|Education||These occupations usually require a high school diploma.|
|Related Experience||Some previous work-related skill, knowledge, or experience is usually needed. For example, a teller would benefit from experience working directly with the public.|
|Job Training||Employees in these occupations need anywhere from a few months to one year of working with experienced employees. A recognized apprenticeship program may be associated with these occupations.|
|Job Zone Examples||These occupations often involve using your knowledge and skills to help others. Examples include orderlies, forest firefighters, customer service representatives, security guards, upholsterers, and tellers.|
|SVP Range||(4.0 to < 6.0)|
Percentage of Respondents
|Education Level Required|
|65||High school diploma or equivalent|
|7||Some college, no degree|
Interest code: RCI
- Realistic — Realistic occupations frequently involve work activities that include practical, hands-on problems and solutions. They often deal with plants, animals, and real-world materials like wood, tools, and machinery. Many of the occupations require working outside, and do not involve a lot of paperwork or working closely with others.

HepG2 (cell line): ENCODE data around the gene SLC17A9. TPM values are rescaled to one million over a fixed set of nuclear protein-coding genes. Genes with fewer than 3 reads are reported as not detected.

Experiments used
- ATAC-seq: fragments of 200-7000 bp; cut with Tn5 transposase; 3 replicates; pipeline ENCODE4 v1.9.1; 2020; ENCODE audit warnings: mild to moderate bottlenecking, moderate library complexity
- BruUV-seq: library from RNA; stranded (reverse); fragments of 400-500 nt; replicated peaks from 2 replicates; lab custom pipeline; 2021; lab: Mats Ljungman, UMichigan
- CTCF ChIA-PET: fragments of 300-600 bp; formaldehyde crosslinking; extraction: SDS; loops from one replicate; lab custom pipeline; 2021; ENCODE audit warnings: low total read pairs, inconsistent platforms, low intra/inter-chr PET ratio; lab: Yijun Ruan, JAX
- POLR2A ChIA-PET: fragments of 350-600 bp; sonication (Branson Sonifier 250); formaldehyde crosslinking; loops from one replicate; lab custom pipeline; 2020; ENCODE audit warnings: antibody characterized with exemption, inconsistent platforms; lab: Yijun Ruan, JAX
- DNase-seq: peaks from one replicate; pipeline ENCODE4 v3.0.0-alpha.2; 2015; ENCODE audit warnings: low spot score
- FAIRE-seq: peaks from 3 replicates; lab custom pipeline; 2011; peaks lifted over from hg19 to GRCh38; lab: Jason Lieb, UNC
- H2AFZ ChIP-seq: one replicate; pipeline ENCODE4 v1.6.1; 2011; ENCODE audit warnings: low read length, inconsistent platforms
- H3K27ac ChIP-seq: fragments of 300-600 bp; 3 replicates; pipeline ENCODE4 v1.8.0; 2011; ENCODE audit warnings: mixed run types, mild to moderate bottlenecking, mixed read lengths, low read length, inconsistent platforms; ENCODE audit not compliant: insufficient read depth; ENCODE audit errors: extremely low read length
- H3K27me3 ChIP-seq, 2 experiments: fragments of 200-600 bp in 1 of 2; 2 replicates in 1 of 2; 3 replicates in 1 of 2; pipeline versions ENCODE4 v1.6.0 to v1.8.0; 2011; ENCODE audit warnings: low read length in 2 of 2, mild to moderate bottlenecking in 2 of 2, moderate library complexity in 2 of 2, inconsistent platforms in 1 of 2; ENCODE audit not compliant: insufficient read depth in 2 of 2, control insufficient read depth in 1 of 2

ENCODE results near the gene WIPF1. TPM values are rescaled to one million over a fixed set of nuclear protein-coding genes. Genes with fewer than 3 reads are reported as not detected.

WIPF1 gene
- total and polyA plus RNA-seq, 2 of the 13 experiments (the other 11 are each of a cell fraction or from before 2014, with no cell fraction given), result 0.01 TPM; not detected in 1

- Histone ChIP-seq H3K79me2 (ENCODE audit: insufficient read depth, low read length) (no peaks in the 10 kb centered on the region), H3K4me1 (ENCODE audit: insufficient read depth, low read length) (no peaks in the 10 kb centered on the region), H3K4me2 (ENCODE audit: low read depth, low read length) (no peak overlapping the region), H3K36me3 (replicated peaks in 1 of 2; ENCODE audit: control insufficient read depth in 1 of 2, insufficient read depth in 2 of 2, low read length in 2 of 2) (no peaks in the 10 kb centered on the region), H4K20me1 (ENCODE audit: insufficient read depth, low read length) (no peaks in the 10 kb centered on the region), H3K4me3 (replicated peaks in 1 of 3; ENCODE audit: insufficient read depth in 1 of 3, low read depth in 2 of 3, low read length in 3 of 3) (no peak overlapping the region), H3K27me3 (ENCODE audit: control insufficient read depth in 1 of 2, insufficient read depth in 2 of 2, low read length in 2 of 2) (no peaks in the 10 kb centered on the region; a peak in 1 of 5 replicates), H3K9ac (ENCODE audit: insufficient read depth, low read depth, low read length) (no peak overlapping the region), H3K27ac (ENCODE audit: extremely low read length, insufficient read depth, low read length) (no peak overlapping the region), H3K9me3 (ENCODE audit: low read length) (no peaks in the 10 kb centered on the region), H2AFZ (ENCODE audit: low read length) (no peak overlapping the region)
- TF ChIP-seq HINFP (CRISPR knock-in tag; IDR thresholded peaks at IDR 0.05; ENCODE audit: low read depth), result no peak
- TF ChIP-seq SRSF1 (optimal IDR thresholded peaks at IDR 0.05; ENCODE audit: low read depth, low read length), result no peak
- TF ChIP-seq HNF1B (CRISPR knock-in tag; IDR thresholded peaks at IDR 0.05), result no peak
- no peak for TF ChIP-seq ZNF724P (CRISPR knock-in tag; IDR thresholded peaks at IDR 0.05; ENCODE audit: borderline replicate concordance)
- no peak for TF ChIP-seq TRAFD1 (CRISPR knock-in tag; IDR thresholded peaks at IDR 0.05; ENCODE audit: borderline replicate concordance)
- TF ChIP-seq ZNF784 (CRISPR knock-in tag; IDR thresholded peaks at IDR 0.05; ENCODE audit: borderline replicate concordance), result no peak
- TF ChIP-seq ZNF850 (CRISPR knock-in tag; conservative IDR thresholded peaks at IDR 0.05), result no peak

- Conventional — Conventional occupations frequently involve following set procedures and routines. These occupations can include working with data and details more than with ideas. Usually there is a clear line of authority to follow.
- Investigative — Investigative occupations frequently involve working with ideas, and require an extensive amount of thinking. These occupations can involve searching for facts and figuring out problems mentally.
- Dependability — Job requires being reliable, responsible, and dependable, and fulfilling obligations.
- Attention to Detail — Job requires being careful about detail and thorough in completing work tasks.
- Self Control — Job requires maintaining composure, keeping emotions in check, controlling anger, and avoiding aggressive behavior, even in very difficult situations.
- Cooperation — Job requires being pleasant with others on the job and displaying a good-natured, cooperative attitude.
- Initiative — Job requires a willingness to take on responsibilities and challenges.
- Stress Tolerance — Job requires accepting criticism and dealing calmly and effectively with high stress situations.
- Integrity — Job requires being honest and ethical.